This column is once again
long overdue for a trip through the always-overflowing stacks of D.I.Y.
releases by local bands. So let's dive right in and sample some of the best,
Bang! Bang! calls itself "Chicago's sex-rock three-piece," and the
band members flirt with a vengeance from behind their skinny ties and
skillfully torn fishnets. Yes, there's some New Wave revivalism going on
here, a la New York's Yeah Yeah Yeahs, but with more fractured, disjointed
rhythms in the manner of Devo. The seven songs on the band's debut EP, "Do
You Like It?" are fun, catchy and brimming with nervous energy, and the
group delivers the goods live. It will perform at Metro, 3730 N. Clark, at
8:30 p.m. on June 8. (www.bangbangband.com)
From "sex rock" to something more wholesome -- Illinois First! is
a "history rock band" devoted to "setting the history and geography of the
Prairie State to a dynamic rock 'n' roll soundtrack." Its other motto:
"Illinois: It's not as boring as you'd think!" I can't decide whether the
group's 9-song D.I.Y. album "Songs About the Land of Lincoln" is a spoof or
a localized version of the historical ditties from "Schoolhouse Rock." With
songs ranging from "Marquette and Joliet" ("Marquette and Joliet, French
explorers/They mapped out Illinois!") to "George Ryan," it's probably both.
The well-recorded four-song demo by the Its! (hey, the third band
in a row with an exclamation point in its name!) makes it clear that
guitarist/vocalist Maciej (a Polish immigrant who uses his first name only)
has spent quite a bit of time listening to the Strokes. But I like that
droning New York garage-rock sound quite a bit, so it doesn't bother me when
the quartet rips it off, especially when Maciej's hooks are nearly as strong
as those of Julian Casablancas. (www.theits.com)
Gurnee resident Johnny NeRo is a one-man band who records as Nerve
Exhibit. He's released several tracks on industrial/goth compilations,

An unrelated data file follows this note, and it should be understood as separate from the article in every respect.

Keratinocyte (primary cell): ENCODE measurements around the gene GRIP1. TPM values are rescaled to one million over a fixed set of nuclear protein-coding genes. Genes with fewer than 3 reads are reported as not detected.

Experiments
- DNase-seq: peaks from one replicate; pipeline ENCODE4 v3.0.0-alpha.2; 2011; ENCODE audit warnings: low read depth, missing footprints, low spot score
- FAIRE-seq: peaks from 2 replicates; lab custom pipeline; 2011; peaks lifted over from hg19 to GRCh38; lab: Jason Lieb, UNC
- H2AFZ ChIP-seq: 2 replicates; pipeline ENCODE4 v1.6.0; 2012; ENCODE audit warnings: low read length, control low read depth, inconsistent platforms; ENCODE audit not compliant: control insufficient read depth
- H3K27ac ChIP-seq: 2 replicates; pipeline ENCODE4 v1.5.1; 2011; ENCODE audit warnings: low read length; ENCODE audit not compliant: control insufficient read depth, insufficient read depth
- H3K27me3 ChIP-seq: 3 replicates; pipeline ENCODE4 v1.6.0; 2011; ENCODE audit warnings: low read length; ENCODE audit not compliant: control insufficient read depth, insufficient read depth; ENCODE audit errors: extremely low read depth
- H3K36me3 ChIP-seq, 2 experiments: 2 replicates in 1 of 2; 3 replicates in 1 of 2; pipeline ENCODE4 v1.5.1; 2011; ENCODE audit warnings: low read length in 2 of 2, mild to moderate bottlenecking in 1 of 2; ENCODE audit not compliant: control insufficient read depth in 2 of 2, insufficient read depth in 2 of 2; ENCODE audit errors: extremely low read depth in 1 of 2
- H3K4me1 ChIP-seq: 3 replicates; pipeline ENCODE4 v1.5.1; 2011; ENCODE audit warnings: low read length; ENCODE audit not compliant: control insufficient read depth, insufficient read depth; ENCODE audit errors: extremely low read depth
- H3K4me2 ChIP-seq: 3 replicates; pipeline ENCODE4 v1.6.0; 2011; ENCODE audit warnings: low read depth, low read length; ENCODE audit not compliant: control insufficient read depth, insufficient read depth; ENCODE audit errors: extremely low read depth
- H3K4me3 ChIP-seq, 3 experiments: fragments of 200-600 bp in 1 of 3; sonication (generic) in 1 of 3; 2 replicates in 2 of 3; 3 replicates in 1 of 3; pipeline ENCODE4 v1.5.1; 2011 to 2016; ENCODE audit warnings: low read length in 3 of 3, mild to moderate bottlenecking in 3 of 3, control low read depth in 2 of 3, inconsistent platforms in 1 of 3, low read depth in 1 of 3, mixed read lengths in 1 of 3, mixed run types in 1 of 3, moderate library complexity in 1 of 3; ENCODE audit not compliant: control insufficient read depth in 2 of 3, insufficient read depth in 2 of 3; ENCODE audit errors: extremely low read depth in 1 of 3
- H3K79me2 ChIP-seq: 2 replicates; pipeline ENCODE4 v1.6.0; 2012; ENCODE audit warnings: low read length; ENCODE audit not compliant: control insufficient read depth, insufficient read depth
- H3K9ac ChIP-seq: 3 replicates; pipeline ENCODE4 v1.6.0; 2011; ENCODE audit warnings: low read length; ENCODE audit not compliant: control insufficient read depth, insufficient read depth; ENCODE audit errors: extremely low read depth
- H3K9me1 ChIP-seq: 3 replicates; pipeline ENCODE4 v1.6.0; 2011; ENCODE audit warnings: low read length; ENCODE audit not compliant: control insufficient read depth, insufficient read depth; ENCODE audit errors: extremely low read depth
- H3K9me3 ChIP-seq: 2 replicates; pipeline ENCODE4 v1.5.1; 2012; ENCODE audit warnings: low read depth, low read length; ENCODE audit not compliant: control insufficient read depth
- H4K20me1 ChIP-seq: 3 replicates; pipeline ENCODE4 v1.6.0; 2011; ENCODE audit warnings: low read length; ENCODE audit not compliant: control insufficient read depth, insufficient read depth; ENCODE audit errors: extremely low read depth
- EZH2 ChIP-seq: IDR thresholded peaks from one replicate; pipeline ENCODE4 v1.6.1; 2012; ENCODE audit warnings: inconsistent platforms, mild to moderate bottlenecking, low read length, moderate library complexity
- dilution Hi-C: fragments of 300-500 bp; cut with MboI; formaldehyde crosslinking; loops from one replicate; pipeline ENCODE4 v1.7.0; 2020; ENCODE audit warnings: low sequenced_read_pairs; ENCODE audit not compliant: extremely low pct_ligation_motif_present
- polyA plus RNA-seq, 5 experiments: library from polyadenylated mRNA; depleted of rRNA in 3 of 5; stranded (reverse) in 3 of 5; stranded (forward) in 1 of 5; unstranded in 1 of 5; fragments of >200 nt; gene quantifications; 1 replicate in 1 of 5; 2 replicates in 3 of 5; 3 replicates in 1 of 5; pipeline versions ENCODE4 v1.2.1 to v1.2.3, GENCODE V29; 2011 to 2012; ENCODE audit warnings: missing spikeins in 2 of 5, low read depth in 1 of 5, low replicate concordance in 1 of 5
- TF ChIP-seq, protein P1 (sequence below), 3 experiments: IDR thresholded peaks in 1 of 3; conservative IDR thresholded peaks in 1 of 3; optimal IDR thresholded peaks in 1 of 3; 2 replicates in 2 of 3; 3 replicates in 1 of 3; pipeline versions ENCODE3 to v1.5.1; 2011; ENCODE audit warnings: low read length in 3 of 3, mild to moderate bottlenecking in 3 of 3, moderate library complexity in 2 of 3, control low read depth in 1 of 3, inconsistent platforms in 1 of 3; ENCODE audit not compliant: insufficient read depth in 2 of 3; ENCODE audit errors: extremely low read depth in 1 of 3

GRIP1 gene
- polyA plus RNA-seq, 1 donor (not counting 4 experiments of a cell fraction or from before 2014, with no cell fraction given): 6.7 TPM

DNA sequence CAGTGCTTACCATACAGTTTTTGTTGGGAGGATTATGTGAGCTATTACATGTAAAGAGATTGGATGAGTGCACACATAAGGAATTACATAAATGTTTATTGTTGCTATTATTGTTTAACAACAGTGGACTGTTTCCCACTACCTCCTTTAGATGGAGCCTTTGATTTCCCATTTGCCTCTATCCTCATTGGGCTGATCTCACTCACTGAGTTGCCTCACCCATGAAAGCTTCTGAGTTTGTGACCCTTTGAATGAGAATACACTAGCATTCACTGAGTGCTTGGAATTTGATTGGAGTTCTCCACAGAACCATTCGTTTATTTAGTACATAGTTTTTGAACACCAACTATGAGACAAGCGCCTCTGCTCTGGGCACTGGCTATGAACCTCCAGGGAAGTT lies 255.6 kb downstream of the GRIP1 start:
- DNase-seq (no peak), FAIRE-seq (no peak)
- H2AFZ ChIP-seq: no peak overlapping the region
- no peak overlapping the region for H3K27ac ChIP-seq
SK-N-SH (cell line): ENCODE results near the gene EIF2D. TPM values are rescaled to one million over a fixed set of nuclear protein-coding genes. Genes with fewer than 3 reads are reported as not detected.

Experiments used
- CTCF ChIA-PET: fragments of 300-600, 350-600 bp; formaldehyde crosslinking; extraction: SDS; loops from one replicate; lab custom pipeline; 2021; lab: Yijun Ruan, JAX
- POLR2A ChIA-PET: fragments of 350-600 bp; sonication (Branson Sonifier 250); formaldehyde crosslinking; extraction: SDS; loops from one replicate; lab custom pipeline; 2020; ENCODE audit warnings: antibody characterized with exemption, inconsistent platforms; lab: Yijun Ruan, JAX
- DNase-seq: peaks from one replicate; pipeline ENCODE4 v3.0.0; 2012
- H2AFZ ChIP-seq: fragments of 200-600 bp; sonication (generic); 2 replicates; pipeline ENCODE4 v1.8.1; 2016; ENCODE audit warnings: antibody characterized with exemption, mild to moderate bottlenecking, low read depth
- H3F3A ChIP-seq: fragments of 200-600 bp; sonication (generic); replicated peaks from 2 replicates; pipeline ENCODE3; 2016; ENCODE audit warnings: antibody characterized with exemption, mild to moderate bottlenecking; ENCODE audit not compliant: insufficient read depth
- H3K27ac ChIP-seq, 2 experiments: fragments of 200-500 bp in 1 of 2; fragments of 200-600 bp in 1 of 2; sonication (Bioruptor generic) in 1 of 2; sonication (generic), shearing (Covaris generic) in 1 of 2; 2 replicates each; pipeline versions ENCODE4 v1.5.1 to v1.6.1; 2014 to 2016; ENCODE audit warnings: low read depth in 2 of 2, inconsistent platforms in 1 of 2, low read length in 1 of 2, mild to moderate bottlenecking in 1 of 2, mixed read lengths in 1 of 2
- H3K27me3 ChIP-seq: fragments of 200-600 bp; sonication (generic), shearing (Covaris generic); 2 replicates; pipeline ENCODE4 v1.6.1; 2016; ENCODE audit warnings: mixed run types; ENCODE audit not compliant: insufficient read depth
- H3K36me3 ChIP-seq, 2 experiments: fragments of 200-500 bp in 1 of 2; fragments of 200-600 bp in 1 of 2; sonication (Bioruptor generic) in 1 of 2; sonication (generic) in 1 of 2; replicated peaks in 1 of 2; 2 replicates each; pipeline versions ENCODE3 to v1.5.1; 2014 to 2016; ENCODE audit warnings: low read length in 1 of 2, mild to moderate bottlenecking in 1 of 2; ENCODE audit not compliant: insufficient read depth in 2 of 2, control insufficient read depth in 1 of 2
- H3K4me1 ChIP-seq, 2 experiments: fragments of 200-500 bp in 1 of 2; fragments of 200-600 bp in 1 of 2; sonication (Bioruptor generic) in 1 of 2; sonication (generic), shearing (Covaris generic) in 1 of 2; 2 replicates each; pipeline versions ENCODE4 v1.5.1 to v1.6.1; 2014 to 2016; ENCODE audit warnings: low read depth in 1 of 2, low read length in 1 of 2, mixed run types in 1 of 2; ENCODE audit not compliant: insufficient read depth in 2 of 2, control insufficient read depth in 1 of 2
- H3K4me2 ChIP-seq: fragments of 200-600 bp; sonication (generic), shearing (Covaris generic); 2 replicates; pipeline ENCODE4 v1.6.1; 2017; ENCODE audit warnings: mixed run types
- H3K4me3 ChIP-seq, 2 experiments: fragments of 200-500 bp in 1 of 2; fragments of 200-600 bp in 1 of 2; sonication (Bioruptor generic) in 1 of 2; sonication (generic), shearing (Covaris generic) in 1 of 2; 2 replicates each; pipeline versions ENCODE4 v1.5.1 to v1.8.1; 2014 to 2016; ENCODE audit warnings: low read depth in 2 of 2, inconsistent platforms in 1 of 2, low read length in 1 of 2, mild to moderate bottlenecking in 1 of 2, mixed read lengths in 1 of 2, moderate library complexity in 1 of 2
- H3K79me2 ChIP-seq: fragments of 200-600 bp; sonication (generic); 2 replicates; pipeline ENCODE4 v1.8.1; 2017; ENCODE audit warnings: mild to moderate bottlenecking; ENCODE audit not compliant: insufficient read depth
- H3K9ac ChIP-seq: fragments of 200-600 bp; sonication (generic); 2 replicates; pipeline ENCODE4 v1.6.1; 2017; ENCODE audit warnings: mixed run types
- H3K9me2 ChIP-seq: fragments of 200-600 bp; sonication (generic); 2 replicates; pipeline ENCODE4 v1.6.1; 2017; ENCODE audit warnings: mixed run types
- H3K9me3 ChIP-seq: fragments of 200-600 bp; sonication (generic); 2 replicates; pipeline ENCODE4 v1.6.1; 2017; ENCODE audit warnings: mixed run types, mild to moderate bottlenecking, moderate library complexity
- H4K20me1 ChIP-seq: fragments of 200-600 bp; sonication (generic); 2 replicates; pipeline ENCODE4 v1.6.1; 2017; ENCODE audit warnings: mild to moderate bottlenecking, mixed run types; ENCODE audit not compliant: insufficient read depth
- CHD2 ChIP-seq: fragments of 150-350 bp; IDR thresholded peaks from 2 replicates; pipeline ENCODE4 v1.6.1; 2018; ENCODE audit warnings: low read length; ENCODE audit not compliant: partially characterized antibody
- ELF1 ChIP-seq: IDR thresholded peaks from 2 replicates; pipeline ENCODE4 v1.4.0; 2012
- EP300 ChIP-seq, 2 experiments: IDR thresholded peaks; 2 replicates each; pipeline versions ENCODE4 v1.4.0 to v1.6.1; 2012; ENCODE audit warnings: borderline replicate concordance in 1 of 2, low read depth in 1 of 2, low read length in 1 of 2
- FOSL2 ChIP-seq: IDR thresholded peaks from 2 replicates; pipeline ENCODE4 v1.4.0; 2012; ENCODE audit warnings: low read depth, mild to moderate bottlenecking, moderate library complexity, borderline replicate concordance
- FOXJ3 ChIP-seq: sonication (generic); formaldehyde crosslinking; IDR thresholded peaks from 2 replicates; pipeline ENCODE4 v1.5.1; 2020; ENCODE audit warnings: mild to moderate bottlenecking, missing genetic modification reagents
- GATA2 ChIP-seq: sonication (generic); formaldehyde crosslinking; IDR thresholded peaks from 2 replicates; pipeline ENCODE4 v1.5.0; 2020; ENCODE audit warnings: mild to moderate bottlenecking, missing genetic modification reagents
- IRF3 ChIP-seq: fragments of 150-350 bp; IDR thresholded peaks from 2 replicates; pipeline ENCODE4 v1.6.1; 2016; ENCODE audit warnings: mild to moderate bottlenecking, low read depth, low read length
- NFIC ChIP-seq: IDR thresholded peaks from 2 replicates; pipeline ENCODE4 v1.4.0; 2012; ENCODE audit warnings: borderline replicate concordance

and he's just issued a five-song EP called "The Horror of Amusement." He
clearly worships at the throne of Skinny Puppy, but his electronic drone is
well-crafted as bedroom darkwave goes. It's a shame Wax Trax isn't around
anymore to sign him. (www.nerve-exhibit.com)
Formed a few years back at Eastern Illinois University, the
progressive-rock quartet Spread has just released an impressively
well-made, lushly psychedelic album called "The Transition." With serious
chops and considerable ambition, these lads fit in nicely with the
prog-meets-emo surge of bands like Coheed & Cambria and the Mars Volta. The
band will perform at the Wise Fools Pub, 2270 N. Lincoln, at 8 p.m.
Please Please Wait, the alias of programming wizard Charlie
Williams and guitarist-vocalist Namky Lim, calls the four songs on its
"Used" EP "sci-fi soul" and asks us to imagine Radiohead covering Al Green.
That's a neat idea, but the pair's uplifting synth-pop is actually much
closer to the Pet Shop Boys. They will perform at the Bottom Lounge, 3206 N.
Wilton, at 9:30 p.m. Wednesday. (www.pleasepleasewait.com)
Relocated to Chicago from Michigan City, the Effect is a tight,
hard-rocking quartet that plays dynamic, straightforward indie rock on its
second impressive self-titled EP. If the group is as confident and
uncompromising live as it is on record, it's definitely a band to watch. The
Effect will perform at Java Jim's, 426 Pine Lake, LaPorte, Ind., at 8 p.m.